Is Ellwood City standoff about power, race or both?


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ELLWOOD CITY -- A borough police officer congratulated his boss, Richard McDonald, the day after council unanimously reaffirmed him as head of the police department, countering an attempt by Mayor Don Clyde to strip him of his duties.

The officer noted that council's strong support of the first black member of the borough police department, an action cheered by an overflow crowd, had occurred on Martin Luther King Jr. Day.

"It's kind of poetic, don't you think?" the officer said.

Mr. McDonald, 38, was touched that someone other than he and his wife had made the connection.


Audio
The following are edited excerpts of interviews with Ellwood City Mayor Don Clyde and Chief of Operations Richard McDonald:

A former Pittsburgh homicide detective and a special agent for the state attorney general's office, Mr. McDonald in May had become the first black on the police force in a town where fewer than 1 percent of the 8,700 residents are African American. And it was a homecoming of sorts -- his great-great grandmother was one of town's first black residents.

In the battle with Mr. Clyde, who berated him, tried to get rid of him and used racist slurs in front of him, Mr. McDonald says he was bolstered by the white officers, white council members and white residents who supported him.

It's poetic, indeed, Mr. McDonald thought.

And yet, as much as things change, the more they stay the same.

Mr. Clyde, 76, who admits to using racial epithets but denies being a racist, said despite council's action, Mr. McDonald has no role in the police department at all.

"I relieved him of his authority," said Mr. Clyde. "My order still stands. I haven't changed it."

He said council's action was just part of a "vendetta" against him that he is battling with a civil suit. And, he said, he's contemplating taking further action regarding Mr. McDonald and council.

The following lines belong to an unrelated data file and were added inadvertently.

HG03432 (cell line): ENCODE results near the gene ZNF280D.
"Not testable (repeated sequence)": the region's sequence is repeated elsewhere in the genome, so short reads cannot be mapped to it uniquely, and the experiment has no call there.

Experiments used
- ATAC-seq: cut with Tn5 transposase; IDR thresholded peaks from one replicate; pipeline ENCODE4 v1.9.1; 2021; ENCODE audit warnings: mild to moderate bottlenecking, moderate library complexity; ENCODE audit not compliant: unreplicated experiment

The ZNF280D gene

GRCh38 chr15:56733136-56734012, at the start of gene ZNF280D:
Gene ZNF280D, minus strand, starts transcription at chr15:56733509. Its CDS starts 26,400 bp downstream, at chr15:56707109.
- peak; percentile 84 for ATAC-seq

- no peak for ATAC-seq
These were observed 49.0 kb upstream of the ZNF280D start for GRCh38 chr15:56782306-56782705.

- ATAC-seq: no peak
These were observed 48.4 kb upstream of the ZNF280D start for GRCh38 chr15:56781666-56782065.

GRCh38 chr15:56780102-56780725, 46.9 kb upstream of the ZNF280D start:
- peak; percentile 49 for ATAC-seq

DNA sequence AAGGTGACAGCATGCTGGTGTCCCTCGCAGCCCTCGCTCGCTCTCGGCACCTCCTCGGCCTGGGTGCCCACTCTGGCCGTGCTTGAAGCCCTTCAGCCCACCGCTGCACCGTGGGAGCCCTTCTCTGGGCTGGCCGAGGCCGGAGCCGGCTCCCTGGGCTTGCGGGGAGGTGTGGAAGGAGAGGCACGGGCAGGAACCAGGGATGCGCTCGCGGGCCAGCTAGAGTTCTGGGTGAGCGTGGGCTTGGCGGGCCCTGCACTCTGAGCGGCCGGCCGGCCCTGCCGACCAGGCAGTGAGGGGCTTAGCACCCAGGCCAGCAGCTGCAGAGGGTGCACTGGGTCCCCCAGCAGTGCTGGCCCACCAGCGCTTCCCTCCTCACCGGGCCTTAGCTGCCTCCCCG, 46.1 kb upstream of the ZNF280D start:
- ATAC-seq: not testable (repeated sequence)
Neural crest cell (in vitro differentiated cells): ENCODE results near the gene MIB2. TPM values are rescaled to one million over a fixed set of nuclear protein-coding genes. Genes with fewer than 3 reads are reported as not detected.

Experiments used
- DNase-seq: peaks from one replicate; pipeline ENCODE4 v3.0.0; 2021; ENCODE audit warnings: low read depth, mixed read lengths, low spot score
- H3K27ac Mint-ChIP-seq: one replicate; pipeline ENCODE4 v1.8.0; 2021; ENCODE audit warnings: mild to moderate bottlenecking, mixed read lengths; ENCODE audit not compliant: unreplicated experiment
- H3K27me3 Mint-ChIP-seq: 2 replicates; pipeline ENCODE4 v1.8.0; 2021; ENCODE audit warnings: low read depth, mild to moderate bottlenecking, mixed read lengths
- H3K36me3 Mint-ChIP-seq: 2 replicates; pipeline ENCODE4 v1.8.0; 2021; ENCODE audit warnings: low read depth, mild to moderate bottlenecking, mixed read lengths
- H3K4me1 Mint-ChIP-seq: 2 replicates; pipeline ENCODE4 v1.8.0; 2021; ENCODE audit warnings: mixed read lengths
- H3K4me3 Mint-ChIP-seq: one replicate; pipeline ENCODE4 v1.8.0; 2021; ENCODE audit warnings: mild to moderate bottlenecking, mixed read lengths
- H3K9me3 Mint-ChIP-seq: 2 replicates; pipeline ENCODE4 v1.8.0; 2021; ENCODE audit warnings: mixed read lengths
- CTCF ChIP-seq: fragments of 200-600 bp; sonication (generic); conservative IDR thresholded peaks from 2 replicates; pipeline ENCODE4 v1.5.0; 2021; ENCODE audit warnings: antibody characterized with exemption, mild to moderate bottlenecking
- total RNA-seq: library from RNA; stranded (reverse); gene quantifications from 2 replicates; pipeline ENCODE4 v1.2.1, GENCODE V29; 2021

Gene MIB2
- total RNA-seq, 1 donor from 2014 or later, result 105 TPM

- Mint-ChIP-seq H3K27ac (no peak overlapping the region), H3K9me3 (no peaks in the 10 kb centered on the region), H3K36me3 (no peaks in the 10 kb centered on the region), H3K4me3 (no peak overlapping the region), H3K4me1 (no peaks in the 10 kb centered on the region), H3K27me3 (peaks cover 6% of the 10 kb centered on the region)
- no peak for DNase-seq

It's politics, indeed, Mr. Clyde admitted.

A matter of certification

Ellwood City had offered Mr. McDonald the job as chief of the department of 11 full-time and three part-time officers with the understanding that he would receive state certification as a police officer.

He had lost the certification after being inactive for two years due to a back injury from a car accident he had while working for the attorney general's office. Without the certification, he could not carry a gun, make arrests or wear a uniform, but he could still perform the administrative duties of a chief.

Late last year, he received a letter from the state agency in charge of certification informing him that it was denying his application because it considered his injury a permanent disability. He told council he planned to appeal.

Mr. Clyde seized upon the information by posting a notice in the police department that indicated he had relieved Mr. McDonald of his duties and that they'd be taken over by Lt. David Kingston.

Responding to the confusion, council at its meeting last week changed Mr. McDonald's title from police chief to chief of operations and considers the issue now moot.

From the beginning, Mr. McDonald knew that Mr. Clyde had opposed his hiring and that he wanted Lt. Kingston to head the department. Despite that, Mr. McDonald thought they could work together.

Then, after only about a week on the job, they had a meeting that eight months later still rankles Mr. McDonald: He characterizes it as a session where the mayor tried to intimidate him by using the vilest of racial epithets -- the N word -- to make his point.

"He said, 'We use the word here and we use it a lot, so you're going to hear it and that's something you need to get used to,' " Mr. McDonald recalled. "I'm sitting here in shock. I'm thinking, 'You're going to tell me you use that word ... and I'm supposed to get on board with that?'

"My response was, 'Look, Mayor, I treat people with respect and I expect to be treated with respect. I don't want to hear that word and I don't expect to hear that word."

Mr. Clyde confirmed the discussion occurred.

"It was not meant to be derogatory toward him in any way, shape or form," Mr. Clyde said last week, adding that Mr. McDonald laughed and said he had been around police departments and heard the word before. Mr. McDonald denies that he laughed or said anything of the sort.

As for use of the word, Mr. Clyde said, "it possibly can be [a racist term] but not really. I'm from the old school. It was a word that was commonly used when I grew up. It referred mostly to all blacks and it didn't mean good [or] bad.

"I was making him aware that should he be in the other room and overhear it that it's not meant toward him," he said. "I was trying to make him feel at home, to be a nice guy."

A battle of wills

Born and raised in Ellwood City, Mr. Clyde is the divorced father of two daughters and grandfather of six. In the 1990s, he was appointed to an unexpired council term, but other than that, he had never held office until two years ago, preferring instead to work behind the scenes as a Democratic committeeman.